“Whether you’re walking the beat or patrolling the road, you take the oath that no matter what color you are or where you live, you are going to do what’s right across the board with everybody,” she said. “I met some officers in my day who didn’t really see color, and some that didn’t see anything but what color you were.”

The streets and sidewalks of Newnan have changed since Parks joined the NPD, but those aren’t the only differences between 1986 and 2020. For instance, job opportunities for black women now seem endless, she said.

“You find black women in just about every type of career,” Parks said. “The other day I saw a black girl driving a cement truck. She got out of the truck, and I had to really look at her – she couldn’t have been more than five feet tall. Back in 1986, that sure would have blown people’s minds.”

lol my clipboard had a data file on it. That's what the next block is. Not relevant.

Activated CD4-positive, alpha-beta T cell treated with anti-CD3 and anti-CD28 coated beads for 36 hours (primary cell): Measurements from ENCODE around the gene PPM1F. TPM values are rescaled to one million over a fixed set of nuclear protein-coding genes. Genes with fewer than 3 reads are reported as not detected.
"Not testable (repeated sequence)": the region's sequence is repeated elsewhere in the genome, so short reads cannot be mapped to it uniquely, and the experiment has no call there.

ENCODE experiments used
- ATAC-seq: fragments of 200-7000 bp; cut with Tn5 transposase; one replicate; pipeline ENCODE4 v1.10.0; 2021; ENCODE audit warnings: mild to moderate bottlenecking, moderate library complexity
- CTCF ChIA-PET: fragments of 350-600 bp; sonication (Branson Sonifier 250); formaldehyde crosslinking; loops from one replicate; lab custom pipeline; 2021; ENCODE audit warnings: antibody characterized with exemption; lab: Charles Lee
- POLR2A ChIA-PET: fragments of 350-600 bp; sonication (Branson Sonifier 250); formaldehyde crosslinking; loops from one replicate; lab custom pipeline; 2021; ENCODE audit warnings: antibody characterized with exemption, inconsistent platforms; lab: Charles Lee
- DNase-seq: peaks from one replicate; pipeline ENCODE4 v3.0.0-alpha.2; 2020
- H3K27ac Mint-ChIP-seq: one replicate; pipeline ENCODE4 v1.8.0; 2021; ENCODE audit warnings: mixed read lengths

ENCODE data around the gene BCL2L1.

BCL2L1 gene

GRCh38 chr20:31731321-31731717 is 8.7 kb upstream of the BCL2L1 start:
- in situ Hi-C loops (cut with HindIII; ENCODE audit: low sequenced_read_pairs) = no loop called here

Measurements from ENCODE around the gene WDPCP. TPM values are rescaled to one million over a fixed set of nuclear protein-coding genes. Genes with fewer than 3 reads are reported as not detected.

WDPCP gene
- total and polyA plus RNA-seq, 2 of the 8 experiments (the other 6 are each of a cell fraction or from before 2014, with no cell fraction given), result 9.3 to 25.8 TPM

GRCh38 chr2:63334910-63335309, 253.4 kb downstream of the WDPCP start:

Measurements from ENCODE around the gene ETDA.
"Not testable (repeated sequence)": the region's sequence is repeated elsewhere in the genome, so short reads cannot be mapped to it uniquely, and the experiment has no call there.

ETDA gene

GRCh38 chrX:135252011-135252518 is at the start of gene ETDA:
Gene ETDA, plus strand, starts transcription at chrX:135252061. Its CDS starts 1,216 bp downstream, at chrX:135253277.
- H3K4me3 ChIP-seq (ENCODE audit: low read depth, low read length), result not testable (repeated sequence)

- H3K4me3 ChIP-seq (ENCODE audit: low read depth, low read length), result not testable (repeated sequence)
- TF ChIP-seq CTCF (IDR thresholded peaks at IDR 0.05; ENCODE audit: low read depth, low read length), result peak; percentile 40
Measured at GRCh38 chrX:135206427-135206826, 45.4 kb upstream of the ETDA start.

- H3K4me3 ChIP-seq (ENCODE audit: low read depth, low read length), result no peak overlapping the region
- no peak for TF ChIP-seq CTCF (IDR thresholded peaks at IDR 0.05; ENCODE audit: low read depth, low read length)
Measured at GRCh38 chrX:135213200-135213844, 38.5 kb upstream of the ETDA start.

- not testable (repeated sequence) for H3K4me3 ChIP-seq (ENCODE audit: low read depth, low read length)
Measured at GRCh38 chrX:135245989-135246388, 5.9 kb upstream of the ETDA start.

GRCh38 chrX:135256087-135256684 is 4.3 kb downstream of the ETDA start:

Now a mother of two and grandmother of eight, Parks continued working with the public – with a focus on seniors – after she left law enforcement. She served as a coordinator for Meals on Wheels for seven years, and she now works in leadership at her church in Carrollton.

Parks is one of Newnan’s black history-makers, but she said she likes to remind people that history is being made every day.

“We will never see this day again,” she said. “It’s important to let our children know about black history. The things our foreparents had to go through, we are still walking it out. Once we didn’t have that opportunity but now we do, and we have to take full advantage of it. But as long as God lets us wake up and see a brand new day, we’re going to be making history.”